Groliers: Partial answer. Articles on coal, petroleum, and fuel had various explanations for the formation of fossil fuels. Coal is formed from plants buried in freshwater swamps lacking sufficient oxygen to decay. Oil was formed from buried marine plankton.
Mindscape: Partial answer. Articles on coal and oil in the encyclopedia provide explanations for the formation of each. Coal is formed by the decomposition of vegetable material in swamps; oil is formed from the incompletely decayed remains of buried plants and animals.
Ultimate Children's: Partial answer. Ultimate's article on coal described the source as fossilized plants; oil was said to have formed millions of years ago from dead plants and animals.
[paper] World Book: Partial answer. Looking under 'Fuel' we learn that coal, oil and natural gas were formed millions of years ago from the remains of plants and animals.
The WWW (using Excite!): BINGO again! This time we simply entered 'oil AND coal formation differences'. On the second page of results, we encountered a page created by Shell Oil, titled "How Fossil Fuels Form," at http://www.shell.com/o/o8.html. There we learned that oil's organic source was countless microscopic plants and animals known as phytoplankton and zooplankton that floated in ancient seas; coal's source was compressed vegetation.
- How did the ancient Greeks and Romans make such perfectly cylindrical pillars?
Comptons: Buzz. No answer. Closest was a discussion of ancient Greek use of Doric, Ionic, and Corintian columns.
Microsoft: Buzz. No answer. Lots of examples of use of pillars, but nothing about how they were constructed.
Groliers: Buzz. No answer. Learned that ancient Greeks adopted limestone for standard building material, and that columns are round pillars, but nothing on how they were cut.
Mindscape: No answer. But nice explanation of the different styles and uses of columns by different cultures.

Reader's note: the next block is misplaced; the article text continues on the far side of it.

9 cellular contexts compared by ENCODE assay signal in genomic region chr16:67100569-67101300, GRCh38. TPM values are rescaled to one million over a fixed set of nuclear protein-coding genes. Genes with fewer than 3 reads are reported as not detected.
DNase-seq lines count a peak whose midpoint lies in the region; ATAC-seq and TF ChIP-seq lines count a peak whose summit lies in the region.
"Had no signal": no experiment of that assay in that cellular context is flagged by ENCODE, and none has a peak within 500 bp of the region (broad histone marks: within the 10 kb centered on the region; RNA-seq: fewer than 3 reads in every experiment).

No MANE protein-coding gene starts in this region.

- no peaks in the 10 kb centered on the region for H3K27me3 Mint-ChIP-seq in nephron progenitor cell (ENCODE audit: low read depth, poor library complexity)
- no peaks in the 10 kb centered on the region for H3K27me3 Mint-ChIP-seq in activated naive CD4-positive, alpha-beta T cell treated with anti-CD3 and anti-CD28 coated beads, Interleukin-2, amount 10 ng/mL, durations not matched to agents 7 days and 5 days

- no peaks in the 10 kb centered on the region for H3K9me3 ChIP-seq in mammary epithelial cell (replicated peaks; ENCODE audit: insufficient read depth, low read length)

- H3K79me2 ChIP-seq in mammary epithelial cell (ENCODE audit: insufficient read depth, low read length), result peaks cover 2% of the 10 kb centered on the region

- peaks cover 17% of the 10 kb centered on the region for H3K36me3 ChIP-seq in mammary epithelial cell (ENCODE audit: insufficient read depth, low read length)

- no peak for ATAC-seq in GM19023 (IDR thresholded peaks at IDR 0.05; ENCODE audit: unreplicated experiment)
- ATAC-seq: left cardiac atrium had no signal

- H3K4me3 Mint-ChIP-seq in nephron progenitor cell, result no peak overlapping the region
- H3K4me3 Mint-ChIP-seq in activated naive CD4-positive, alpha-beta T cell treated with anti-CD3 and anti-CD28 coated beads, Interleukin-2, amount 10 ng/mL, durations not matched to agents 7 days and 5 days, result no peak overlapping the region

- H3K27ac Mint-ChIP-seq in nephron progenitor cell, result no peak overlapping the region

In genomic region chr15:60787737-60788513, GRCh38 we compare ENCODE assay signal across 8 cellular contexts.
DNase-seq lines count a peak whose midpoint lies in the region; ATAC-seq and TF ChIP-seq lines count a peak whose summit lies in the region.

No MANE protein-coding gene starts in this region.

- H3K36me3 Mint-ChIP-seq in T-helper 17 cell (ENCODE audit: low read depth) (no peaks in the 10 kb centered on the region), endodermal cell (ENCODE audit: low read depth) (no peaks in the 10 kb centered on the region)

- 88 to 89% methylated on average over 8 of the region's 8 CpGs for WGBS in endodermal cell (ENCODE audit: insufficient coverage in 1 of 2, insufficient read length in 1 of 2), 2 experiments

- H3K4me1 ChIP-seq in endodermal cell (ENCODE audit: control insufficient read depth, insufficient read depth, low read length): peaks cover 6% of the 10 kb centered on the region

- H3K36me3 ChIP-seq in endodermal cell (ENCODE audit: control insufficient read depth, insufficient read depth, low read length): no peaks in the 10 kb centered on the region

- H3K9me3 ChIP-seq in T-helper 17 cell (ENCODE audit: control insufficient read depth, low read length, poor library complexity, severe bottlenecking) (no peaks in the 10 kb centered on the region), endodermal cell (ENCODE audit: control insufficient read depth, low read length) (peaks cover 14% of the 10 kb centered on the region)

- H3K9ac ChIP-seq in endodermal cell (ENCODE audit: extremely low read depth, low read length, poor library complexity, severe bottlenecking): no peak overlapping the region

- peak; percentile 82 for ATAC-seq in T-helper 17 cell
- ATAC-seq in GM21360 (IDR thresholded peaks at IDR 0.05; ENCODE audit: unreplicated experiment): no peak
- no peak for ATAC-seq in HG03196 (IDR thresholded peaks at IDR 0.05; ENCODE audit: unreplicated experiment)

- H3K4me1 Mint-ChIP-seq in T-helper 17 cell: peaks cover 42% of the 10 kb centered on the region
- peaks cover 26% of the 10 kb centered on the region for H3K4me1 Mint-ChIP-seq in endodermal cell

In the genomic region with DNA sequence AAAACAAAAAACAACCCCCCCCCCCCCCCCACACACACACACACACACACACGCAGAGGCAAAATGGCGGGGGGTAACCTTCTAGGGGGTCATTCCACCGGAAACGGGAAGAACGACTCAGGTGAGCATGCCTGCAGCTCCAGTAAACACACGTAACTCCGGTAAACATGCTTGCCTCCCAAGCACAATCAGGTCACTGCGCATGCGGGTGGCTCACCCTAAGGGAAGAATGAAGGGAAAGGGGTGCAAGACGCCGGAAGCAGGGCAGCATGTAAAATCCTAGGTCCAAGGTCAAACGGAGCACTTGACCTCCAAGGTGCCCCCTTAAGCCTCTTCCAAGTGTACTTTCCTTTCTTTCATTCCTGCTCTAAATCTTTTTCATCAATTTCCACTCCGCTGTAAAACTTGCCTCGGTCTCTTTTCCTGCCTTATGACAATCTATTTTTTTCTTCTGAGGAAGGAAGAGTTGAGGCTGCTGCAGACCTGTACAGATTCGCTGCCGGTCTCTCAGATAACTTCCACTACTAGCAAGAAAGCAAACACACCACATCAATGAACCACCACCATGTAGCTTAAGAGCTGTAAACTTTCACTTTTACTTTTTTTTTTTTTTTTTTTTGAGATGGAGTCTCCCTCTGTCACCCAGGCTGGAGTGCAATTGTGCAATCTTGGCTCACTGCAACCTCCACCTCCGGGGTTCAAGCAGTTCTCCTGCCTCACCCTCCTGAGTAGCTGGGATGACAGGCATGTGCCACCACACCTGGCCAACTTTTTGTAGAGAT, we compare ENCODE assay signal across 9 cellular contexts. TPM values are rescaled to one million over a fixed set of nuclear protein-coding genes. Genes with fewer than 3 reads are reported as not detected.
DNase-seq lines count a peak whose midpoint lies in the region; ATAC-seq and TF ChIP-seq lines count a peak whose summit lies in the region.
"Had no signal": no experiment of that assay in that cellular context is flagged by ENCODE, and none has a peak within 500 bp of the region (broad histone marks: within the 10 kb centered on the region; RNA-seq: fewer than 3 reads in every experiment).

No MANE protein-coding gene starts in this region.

Ultimate Children's: Buzz. No answer.
[paper] World Book: Buzz. No answer. Nothing listed under 'Pillars.'
The WWW (using Excite!): BINGO! Search for 'Greek columns' led us to the Perseus Project, at Tufts University. There we learned that pillars were "usually built of separate drums, to which the fluting was applied after the drums were erected. Monolithic shafts, of one piece ... are rare. The joins between the drums usually fitted closely along the exterior edges only. Within the drum of the column, upon both its upper and lower surfaces, was an unfinished shallow depression containing at its center a deep, rectangular hole which held a wooden block, the empolia, fixing the drums in place."
Ease of Use. SuperKids asked our kids reviewers to give these titles a test run. Their conclusion: the top three were reasonably easy to use, and selection of a favorite among them was a matter of personal preference, rather than superior design. Here are several key differences you may want to consider.
Comptons: Easy to install, even with limited disk drive space. CIE 97 offers a full range of search options, including specific word and word combinations on the full text of all articles.
Microsoft: Difficult to install on PC's running Windows 3.1 or 3.11, or on Macs with only 8MB of memory. Once installed, Encarta provides the ability to do searches for specific words and word combinations in the complete text of all articles.
Groliers: Easy to install on a Mac or a PC. Minimal install requires 10MB of hard drive space. Searches can be easily performed on titles or within the full text of all articles.
Mindscape: Easy to install on a PC, although requires over 6MB of hard drive space. Searches are awkward to perform because user must select which resources to search, and which of many different search techniques to use. Lack of Boolean "near" operator produced very broad search results.
Ultimate Children's: Easy to install. Easy to search, but can be confusing or frustrating to a young child when answers are not found.
[paper] World Book: No installation required! However, a large shelf is desirable, within easy reach of all potential visitors. Searching can require multiple trips to the bookshelf. Cost and ability to remain current are the biggest obstacles here.
The WWW (using Excite!): If you already have a web browser installed and an account with an Internet service provider that gives you access to the World Wide Web, a search engine like Excite! is similar to those in the CD encyclopedia we reviewed. However, because of the vast size of the WWW, and the nearly limitless number of sources, accuracy -- as well as availability when you need it -- is inconsistent.